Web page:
I’m pretty sure I’ve mentioned this before, but since it’s all over the press lately (and repetition encourages retention), I have to mention it again. Grass fed meat and dairy products are better for your health, the environment, and the animals (as long as we assume that the animal in question is headed for slaughter one way or another) than grain fed products. So you’re saying to yourself, “OK, maybe the health factor, and sure, the animals are happier outside than inside, but the environment? How do you figure? How can grass fed beef be good for the environment?”
A few years ago studies came out saying cow farts were much worse for the atmosphere than all our cars spewing exhaust. (I’m paraphrasing.) That got all the vegetarians going, but most of the rest of the people, just responded with a collective, “Huh.” We weren’t ready to give up our cars or our cheeseburgers. But new research is showing that grass-fed animals can actually be a net-gain for the environment. Here’s why – Grass fed animals eat grass, poop all over a field, then trample that poop in to the ground. That’s all they do. They don’t stand in a feedlot on top of their own poop, require lots of antibiotics, and eat thousands of pounds of feed. They do fart more though, which any honest vegetarian will admit is the result of a plant based diet. I know you’re doubting me now if you’re a big believer in the cow-emissions-are-increasing-global-warming-so-we-shouldn’t-eat-cows movement, so let me explain in a little more detail.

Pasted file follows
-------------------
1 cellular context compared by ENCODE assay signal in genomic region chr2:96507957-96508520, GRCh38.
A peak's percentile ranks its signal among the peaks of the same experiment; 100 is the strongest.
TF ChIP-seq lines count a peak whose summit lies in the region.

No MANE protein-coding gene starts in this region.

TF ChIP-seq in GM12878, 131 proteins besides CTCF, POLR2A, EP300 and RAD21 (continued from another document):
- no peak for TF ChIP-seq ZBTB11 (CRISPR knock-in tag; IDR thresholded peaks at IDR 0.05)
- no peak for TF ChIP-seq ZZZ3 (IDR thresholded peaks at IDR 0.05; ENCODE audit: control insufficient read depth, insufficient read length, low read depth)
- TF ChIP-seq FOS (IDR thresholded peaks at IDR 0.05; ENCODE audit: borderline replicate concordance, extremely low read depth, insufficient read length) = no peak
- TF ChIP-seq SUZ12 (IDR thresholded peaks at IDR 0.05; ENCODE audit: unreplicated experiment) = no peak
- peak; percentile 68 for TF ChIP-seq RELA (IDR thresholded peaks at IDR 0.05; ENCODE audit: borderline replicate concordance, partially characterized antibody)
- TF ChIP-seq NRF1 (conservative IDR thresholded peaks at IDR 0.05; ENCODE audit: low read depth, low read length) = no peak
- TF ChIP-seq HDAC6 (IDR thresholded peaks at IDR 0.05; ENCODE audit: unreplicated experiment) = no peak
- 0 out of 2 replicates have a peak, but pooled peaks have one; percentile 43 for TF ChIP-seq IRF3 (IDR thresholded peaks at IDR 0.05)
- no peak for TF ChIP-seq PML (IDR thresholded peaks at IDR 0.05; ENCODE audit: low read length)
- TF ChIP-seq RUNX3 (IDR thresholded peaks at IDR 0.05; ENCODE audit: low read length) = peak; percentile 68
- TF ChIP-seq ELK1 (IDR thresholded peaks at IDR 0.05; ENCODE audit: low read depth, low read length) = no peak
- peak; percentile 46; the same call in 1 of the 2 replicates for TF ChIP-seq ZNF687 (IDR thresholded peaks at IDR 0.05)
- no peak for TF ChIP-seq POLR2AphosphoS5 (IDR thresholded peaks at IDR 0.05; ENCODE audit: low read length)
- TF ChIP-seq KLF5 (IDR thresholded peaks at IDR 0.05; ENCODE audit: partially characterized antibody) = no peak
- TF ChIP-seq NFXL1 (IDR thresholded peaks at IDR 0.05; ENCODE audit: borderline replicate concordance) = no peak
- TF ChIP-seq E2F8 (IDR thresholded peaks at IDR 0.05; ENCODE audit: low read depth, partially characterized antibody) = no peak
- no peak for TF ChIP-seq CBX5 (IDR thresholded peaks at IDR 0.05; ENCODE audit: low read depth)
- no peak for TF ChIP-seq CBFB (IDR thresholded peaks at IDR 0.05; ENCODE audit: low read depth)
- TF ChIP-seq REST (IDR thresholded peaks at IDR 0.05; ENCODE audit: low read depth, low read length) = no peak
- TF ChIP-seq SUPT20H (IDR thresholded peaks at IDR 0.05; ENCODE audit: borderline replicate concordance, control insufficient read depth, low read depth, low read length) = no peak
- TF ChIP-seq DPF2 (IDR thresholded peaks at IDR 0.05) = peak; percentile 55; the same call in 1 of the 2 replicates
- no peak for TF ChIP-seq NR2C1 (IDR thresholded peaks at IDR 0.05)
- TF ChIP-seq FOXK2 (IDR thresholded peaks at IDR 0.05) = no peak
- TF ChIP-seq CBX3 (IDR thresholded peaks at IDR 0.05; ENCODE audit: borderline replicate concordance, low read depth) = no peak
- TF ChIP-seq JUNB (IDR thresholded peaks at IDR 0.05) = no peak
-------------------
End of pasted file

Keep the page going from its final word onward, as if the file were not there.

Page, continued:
A grass-fed animal, we’re going to go with cows here because they seem to take most of the blame for the air pollutant theory, lives outside in a pasture. The farmer rotates the cows from pasture to pasture allowing the cows to eat the grass, which triggers grass to grow (as anyone who owns a lawnmower can attest to) creating more grass. They add fertilizer to the equation in the form of manure that is trampled in to the ground. This manure actually feeds the soil and makes it healthier which keeps the carbon dioxide underground and out of the atmosphere. Less carbon dioxide being added to the atmosphere = a good thing. Pretty neat system, wonder who thought of it.
A grain-fed cow raised in a feed lot (like 99% of all the beef cattle raised in the US) on the other hand, does not distribute his manure far and wide, rather he stands in it. Periodically the farmer must redistribute these vast amounts of manure somewhere else which when dumped in such large quantities, poisons the land and creates “dead zones” in the nearby waters. Ask any community living amongst a factory farm operation or two and they’ll tell you the real problem with feedlot operations isn’t the antibiotics they pump in to the cows threatening our health, it’s the poop. What to do with the poop.
Add to the poop issue, the cost to our environment of feeding large numbers of feedlot animals. This requires vast amounts of corn, grain, and soybeans. (We grow a heck of a lot more corn and soybeans for animals than we do for people.) How do you suppose grain and soybeans are raised? By clearing enormous parcels of land and forest to grow these crops which must then be planted, tilled, fertilized, pesticided, harvested, and transported to a feed company. Then they must be treated, hulled, cleaned, bagged, and transported again. That’s a lot of energy expenditure and pollution production. What do the grass-fed cows eat again? Oh yeah, grass made by the rain and the sun and the cow’s own poop.
So now, hopefully I have you on board in regards to grass-fed products being better for the environment. Let’s turn to how grass-fed products are better for your health. Three big reasons stand out for me:
1) Grass fed meats have significantly less saturated fat and are higher in omega-3’s, a heart-healthy fat you’ve probably heard a lot about lately. Omega 3’s are good for your heart and essential for your brain’s health, helping to ward off depression, attention deficit disorder, schizophrenia, and Alzheimer’s. Fewer trans fats also means fewer calories, always a plus!